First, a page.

A couple of weeks ago, Brian Burke of Advanced Football Analytics (formerly Advanced NFL Stats) wrote a great post on the value of a first down. From that post, we concluded that the marginal value of a first down is 9 yards, and we’ve previously determined that the marginal value of a touchdown is 20 yards. Therefore, we can create an Adjusted Yards per Carry statistic, which can be calculated as follows:
Adjusted Yards per Carry = (Rushing Yards + 20 * Rushing TDs + 9 * Rushing First Downs) / Rushes
If we use this metric to analyze the 2013 season, how would it look? Last year, the Eagles averaged 5.13 yards per carry and 8.29 Adjusted YPC, courtesy of the fact that the team led the NFL in rushing first downs. Philadelphia also ranked 1st in the NFL in both of those metrics and in overall rushing yards.
So what are the biggest differences we see when using Adjusted YPC compared to general YPC?
- The Dolphins ranked 17th in yards per carry, but just 25th in Adjusted Yards per Carry. One reason: Miami ranked last in rushing first downs with just 61. Lamar Miller may have averaged a respectable 4.0 yards per carry, but he gained just 27 first downs on 177 runs. For reference: Trent Richardson rushed for 27 first downs last year, too, on 188 carries.
- The Jets ranked 6th in rushing yards and 10th in yards per carry, but just 17th in AYPC. New York ranked 5th in rushes of over 25 yards, which helps the team’s YPC average, but long runs aren’t as valuable in Adjusted Yards per Carry.
- The Panthers ranked 16th in YPC but 11th in AYPC. That makes sense: Carolina loves to run in short-yardage situations, which tends to lower YPC averages. But if the team is successful, they pick up a 9-yard bonus, and Carolina ranked 2nd in rushing first downs in 2013.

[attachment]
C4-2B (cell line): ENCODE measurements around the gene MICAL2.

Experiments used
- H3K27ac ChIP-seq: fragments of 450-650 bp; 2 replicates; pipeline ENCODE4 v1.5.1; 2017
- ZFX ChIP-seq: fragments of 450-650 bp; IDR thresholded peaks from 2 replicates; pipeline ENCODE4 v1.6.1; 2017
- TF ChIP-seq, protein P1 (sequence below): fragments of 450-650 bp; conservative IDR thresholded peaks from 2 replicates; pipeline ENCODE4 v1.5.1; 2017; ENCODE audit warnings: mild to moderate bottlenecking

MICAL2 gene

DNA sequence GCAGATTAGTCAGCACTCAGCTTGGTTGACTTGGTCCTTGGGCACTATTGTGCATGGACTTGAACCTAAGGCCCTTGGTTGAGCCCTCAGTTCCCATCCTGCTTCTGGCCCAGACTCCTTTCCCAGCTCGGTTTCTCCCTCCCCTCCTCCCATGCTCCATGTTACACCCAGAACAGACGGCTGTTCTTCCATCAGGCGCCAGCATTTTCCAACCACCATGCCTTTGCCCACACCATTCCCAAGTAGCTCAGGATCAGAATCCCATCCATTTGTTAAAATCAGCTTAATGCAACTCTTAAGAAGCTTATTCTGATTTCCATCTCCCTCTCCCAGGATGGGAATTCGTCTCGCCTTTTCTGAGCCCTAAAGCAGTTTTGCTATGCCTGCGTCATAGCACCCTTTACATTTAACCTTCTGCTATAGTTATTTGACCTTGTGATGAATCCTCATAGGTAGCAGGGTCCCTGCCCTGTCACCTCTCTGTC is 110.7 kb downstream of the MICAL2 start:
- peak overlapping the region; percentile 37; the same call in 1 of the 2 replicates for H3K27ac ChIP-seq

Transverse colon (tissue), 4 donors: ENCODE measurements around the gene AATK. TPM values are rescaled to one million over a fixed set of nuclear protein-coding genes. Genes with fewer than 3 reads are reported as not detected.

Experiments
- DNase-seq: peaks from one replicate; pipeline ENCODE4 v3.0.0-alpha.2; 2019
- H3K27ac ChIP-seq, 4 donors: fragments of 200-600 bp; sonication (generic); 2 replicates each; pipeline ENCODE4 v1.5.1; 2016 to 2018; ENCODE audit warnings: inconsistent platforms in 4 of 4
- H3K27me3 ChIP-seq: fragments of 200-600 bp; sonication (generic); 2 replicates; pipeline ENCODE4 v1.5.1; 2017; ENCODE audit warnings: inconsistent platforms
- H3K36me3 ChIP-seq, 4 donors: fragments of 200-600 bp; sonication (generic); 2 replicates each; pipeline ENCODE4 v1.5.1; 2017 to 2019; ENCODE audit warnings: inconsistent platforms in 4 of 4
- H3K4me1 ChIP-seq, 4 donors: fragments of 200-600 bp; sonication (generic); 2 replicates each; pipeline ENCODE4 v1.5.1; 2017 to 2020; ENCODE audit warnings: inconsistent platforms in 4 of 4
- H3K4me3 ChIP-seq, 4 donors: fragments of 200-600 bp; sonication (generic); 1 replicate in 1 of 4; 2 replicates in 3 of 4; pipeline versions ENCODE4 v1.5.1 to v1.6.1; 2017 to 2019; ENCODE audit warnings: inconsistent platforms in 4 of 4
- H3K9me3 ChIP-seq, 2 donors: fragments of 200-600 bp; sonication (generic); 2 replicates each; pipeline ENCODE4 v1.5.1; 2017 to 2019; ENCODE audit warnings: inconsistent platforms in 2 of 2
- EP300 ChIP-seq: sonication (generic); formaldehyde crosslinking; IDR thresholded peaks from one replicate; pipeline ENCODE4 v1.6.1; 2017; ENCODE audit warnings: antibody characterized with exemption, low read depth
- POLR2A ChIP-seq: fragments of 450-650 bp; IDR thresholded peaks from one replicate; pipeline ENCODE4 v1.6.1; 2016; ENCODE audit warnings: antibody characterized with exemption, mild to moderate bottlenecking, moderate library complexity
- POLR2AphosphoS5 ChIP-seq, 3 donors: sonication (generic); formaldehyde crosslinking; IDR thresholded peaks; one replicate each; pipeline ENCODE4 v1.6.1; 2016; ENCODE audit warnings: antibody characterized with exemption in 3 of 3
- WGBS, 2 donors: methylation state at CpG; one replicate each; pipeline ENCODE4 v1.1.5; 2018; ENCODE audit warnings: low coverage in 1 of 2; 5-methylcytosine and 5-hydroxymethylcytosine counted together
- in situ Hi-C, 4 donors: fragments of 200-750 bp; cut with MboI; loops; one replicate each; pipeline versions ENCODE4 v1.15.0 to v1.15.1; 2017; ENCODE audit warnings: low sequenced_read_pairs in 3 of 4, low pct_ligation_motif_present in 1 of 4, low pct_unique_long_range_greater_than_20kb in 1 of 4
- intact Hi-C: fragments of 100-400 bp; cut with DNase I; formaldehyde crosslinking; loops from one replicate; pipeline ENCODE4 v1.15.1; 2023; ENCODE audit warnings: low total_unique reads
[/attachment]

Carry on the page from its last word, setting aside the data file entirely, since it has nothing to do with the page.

- Denver ranked 20th in yards per carry and 14th in AYPC. The Broncos ranked 10th in touchdowns per carry and 11th in first downs per carry, so that was enough to offset the team’s mediocre yards per rush average.
- The biggest positive mover on the list was Detroit. The Lions ranked 22nd in yards per carry but 15th in AYPC. What gives? Detroit converted 19-of-24 times when running on 3rd- or 4th-and-1 or 2, the 6th-best rate in the league. The team was also 13th in touchdowns per carry. With Reggie Bush and Joique Bell, Detroit had a pretty effective running game in 2013 — well, let’s hold off on that statement for a moment — and the 22nd-place ranking in YPC doesn’t reflect that.
What if we bring in the Football Outsiders and Advanced Football Analytics rushing rankings? Take a look:
Football Outsiders was very down on the Jets running game relative to the team’s lofty YPC average; using Adjusted YPC helps in this case, although FO was even more negative on the team’s running game. The Panthers are another team where the use of Adjusted YPC helps bridge the gap between the team’s DVOA rank and YPC rank. Carolina ranked 16th in YPC, 11th in AYPC, and 4th in DVOA. In general, AYPC seems to “work”, if the goal is to make YPC look more like DVOA. One big exception is Detroit: Football Outsiders thought the Lions running game was even worse than its 27th-place YPC average. There’s a very good reason for that, but I’ll give you a minute to see if you can figure it out.
Using AYPC also helps converge the YPC rankings and the Advanced Football Analytics rankings. For example, Denver ranked 5th in AFA’s rankings and 20th in YPC, but 14th in Adjusted Yards per Carry. Carolina also ranked 4th in AFA’s rankings along with DVOA. In general, I find the evidence pretty persuasive — and this shouldn’t be a surprise — that if the intent is to mimic either DVOA or EPA, using Adjusted Yards per Carry is better than using Yards per Carry.
Of course, Detroit again is an outlier in the AFA metrics — the Lions ranked 24th in AFA’s rankings. So why do both FO and AFA place low grades on the Lions rushing attack, even though the team was better at gaining first downs and touchdowns than its YPC average would indicate? Because Detroit lost ten fumbles on rushing plays last year, the most in the league. In fact, the Giants, with 8, were the only other team to lose more than six fumbles in 2013.